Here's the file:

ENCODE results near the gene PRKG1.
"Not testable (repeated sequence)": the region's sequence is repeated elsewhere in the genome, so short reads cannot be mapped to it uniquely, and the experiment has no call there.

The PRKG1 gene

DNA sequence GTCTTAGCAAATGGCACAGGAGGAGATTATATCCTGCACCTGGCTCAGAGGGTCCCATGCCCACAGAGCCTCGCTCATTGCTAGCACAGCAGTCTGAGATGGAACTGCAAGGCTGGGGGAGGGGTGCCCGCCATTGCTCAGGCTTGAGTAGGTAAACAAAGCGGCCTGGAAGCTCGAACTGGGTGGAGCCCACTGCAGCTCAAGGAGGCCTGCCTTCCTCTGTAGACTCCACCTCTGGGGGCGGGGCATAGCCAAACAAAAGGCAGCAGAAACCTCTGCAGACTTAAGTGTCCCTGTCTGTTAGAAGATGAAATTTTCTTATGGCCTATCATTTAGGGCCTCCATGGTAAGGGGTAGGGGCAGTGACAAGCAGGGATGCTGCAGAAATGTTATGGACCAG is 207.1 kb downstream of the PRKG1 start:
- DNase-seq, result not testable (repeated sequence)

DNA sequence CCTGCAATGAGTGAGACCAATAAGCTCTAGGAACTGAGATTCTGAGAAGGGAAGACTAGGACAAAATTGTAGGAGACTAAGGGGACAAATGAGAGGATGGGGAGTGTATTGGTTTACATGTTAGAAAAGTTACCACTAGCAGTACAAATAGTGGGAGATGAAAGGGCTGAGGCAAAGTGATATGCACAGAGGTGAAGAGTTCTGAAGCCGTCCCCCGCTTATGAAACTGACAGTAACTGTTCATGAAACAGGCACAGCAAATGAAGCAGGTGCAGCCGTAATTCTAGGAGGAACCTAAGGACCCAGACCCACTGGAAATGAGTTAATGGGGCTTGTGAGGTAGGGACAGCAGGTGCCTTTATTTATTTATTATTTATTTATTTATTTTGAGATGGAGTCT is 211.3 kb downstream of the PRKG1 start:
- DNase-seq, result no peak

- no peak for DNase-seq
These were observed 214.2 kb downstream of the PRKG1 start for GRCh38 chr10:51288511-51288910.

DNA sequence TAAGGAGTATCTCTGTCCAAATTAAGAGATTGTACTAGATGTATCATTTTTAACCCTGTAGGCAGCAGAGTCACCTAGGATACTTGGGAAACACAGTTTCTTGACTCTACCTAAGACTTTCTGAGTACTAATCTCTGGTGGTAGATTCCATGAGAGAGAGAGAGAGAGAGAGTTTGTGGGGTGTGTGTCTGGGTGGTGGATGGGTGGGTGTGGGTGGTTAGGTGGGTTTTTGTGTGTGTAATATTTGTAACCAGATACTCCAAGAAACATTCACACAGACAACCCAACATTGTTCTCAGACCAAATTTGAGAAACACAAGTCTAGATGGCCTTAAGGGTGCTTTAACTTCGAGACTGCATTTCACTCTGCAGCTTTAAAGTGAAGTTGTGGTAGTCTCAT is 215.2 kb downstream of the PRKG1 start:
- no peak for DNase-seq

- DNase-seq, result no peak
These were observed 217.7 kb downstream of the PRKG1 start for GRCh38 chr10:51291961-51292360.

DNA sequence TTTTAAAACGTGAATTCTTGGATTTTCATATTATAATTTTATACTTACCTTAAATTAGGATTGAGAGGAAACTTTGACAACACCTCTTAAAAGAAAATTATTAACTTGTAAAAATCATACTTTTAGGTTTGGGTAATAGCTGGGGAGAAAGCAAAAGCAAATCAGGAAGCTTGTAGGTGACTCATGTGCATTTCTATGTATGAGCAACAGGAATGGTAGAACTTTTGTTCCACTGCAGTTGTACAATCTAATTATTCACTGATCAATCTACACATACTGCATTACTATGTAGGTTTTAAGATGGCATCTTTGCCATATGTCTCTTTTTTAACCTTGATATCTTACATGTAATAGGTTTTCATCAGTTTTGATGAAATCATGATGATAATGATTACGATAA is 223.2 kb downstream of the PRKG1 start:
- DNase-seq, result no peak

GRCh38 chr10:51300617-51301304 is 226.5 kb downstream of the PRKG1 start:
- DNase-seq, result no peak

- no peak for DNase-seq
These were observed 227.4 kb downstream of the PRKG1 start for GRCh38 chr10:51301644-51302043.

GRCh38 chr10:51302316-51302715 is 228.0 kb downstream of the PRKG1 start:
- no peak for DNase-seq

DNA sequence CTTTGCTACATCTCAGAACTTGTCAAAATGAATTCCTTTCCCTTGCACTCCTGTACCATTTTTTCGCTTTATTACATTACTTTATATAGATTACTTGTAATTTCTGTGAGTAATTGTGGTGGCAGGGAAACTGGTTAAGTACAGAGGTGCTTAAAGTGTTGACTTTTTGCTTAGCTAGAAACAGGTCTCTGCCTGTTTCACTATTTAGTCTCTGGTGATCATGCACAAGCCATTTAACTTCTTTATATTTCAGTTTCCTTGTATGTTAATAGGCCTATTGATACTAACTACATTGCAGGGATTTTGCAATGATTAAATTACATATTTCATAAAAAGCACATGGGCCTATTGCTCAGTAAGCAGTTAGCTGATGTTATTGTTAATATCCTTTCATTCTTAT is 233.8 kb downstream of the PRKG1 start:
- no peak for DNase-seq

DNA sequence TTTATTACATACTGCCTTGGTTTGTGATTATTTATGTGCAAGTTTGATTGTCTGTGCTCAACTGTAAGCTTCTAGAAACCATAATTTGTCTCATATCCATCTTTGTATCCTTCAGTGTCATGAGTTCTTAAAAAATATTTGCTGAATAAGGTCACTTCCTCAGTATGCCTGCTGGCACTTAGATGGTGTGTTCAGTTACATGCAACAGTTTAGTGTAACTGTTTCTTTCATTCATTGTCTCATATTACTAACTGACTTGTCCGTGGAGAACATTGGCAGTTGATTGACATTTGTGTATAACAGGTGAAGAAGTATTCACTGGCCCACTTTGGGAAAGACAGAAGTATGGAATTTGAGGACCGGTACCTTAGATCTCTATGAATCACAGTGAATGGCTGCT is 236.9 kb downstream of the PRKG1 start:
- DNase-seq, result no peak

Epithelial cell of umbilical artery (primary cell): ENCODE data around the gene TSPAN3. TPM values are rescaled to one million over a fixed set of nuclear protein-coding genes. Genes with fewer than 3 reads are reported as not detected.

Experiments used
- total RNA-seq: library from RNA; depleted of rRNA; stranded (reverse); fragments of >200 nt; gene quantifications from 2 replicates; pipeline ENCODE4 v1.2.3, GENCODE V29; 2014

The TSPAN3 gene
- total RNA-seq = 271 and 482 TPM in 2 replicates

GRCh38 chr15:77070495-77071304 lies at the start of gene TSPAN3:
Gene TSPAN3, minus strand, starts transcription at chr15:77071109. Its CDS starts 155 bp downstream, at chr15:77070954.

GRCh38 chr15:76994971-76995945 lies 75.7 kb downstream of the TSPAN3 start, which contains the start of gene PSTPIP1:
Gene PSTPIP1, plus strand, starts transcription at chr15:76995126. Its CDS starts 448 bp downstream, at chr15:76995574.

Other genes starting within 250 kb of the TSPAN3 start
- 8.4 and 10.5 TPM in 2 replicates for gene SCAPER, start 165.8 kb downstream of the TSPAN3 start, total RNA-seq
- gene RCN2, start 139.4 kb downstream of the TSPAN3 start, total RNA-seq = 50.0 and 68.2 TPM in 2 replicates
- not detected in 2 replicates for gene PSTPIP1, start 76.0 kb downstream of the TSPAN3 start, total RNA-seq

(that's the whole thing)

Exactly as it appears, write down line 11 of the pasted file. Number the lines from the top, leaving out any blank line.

- no peak for DNase-seq